Blended families and stepfamilies: changing family relationships
Relationships with grandparents, aunts, uncles and cousins often change after separation and divorce.
For example, you might not continue to have contact with the family of your child’s other parent. And if you do have contact, it’s natural for it to gradually reduce over the years.
If you repartner, there’ll be more changes. You might gain some new in-laws, and your child will probably meet your new partner’s parents and family.
Children usually benefit from contact with extended families as long as the relationships are positive. It’s important for them to feel that they belong and there are plenty of people who care about them. And grandparents can support children during their parents’ separation or repartnering.
Maintaining existing extended family relationships
Most families find it easier when each parent keeps in contact with their own extended family. This means that when children stay with each parent, they see that parent’s extended family.
Some families all get together for important occasions like birthdays, graduations and weddings. If both families can cooperate, these occasions usually go well.
Sometimes situations are more challenging. If your child’s other parent has died, doesn’t live nearby, is estranged from family or doesn’t have much contact with your child, contact with your child’s other grandparents and relatives might depend on you.
You might want to think about whether your child’s other grandparents and relatives are important to your child and whether your child wants to see them. If they feel happy after seeing them and if your child’s other parent is OK with you being in contact with them, it’s probably a good thing.
Developing new extended family relationships
If you repartner, your children will probably gain a new extended family. If everyone is open to it, children can develop friendly, supportive and sometimes close relationships with your new partner’s parents and other family members over time.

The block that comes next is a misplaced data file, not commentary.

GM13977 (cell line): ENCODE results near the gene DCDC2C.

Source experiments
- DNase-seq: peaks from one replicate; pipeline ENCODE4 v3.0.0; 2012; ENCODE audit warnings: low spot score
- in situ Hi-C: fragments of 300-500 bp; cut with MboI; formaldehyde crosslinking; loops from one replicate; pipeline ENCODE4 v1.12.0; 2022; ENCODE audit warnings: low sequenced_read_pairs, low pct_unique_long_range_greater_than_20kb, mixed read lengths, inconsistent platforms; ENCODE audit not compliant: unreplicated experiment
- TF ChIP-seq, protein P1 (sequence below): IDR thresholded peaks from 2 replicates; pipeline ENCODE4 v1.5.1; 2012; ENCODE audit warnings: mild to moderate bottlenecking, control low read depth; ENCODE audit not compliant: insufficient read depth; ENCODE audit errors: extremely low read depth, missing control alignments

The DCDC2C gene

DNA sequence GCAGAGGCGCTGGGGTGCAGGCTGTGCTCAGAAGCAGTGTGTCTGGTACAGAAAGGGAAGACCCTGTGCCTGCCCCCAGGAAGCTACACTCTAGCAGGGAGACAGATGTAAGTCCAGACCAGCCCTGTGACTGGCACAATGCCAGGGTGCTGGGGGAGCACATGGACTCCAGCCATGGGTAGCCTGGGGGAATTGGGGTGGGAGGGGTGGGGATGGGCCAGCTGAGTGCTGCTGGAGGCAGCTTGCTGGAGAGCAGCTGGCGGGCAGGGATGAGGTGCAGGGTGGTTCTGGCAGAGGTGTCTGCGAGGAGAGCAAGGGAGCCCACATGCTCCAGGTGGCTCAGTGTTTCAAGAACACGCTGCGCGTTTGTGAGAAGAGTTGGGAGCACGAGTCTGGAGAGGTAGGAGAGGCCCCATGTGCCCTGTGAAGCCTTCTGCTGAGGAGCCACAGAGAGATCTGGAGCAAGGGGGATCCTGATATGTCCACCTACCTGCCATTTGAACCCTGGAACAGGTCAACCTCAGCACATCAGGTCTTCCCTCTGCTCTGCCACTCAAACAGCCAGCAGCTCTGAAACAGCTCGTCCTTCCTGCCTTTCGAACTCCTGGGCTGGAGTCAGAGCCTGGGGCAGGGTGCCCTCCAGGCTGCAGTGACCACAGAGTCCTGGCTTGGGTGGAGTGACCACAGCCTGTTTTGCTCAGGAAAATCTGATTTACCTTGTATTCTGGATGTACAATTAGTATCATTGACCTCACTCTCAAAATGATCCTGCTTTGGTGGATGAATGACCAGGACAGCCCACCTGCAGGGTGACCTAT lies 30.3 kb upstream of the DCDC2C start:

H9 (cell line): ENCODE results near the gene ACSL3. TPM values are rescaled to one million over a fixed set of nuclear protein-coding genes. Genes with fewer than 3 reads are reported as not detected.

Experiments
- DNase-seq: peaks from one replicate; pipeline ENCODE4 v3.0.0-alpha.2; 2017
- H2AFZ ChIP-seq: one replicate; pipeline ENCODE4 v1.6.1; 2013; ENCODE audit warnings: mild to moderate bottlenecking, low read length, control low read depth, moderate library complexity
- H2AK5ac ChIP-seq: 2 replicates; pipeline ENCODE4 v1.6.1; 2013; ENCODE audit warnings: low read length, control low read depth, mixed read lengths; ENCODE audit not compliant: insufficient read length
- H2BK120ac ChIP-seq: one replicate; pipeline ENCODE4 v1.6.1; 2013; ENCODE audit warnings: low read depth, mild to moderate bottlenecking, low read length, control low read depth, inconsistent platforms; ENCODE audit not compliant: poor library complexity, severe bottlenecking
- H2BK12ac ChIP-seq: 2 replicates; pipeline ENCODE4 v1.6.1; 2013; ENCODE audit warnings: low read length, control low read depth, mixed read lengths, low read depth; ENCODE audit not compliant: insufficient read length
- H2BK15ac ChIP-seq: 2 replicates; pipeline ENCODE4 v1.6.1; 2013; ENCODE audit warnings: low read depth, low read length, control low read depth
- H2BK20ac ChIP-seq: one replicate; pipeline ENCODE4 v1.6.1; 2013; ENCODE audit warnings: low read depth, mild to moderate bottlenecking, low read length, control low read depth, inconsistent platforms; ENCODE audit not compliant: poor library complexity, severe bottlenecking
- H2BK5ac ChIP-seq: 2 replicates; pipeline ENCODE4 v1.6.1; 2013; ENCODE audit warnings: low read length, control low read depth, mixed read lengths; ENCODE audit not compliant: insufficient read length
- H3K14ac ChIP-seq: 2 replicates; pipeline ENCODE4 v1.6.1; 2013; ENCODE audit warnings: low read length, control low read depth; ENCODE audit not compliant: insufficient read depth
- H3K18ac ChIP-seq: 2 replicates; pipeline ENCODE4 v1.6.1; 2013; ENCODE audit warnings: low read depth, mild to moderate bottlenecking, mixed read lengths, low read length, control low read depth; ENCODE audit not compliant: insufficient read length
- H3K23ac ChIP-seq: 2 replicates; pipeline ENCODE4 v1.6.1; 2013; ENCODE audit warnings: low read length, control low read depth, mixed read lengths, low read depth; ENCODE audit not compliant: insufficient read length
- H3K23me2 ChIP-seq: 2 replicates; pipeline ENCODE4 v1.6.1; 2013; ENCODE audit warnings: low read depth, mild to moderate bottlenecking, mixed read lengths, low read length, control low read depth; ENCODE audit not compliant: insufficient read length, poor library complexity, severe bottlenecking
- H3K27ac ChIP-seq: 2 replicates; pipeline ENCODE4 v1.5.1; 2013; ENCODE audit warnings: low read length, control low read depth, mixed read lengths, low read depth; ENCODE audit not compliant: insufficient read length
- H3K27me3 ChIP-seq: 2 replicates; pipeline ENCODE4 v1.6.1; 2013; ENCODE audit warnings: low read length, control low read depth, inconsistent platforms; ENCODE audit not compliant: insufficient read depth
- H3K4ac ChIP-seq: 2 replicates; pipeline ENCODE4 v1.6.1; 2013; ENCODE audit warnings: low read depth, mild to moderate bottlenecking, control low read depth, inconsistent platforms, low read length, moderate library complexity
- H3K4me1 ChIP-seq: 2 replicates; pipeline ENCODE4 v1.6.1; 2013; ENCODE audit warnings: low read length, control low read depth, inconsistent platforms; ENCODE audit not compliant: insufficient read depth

How close this relationship becomes can depend on:
- how old your child is when they meet your partner’s parents – young children often become close more easily than older children
- how interested your partner’s parents are in building a relationship with your child
- how much time your child spends with new extended family members
- how open you and your child are to getting to know your partner’s parents.
You can support your child in developing relationships with new extended family members by accepting invitations from your partner’s relatives when you can. If you feel comfortable you could think about arranging get-togethers with the new extended family. But try to follow your child’s lead and take things at a pace that suits them.
Your parents: building relationships with new children in your life
Your parents can develop a good relationship with the new children in your life and help them feel comfortable in their new family by:
- being welcoming and showing interest in getting to know them – for example, by making time to talk at family get-togethers
- being available to help out sometimes with the children if they’re asked
- including the children when organising family activities that involve their other grandchildren.
My grandson Milo is 5 years old, but he is new to us because my son has a blended family. He was very shy when we first met. But now we kick the soccer ball and get a hot chocolate or have a walk when the family comes over. We have some really great chats. He asked me the other day if I was around in cave man times … Ha ha!
– Lindsey, 60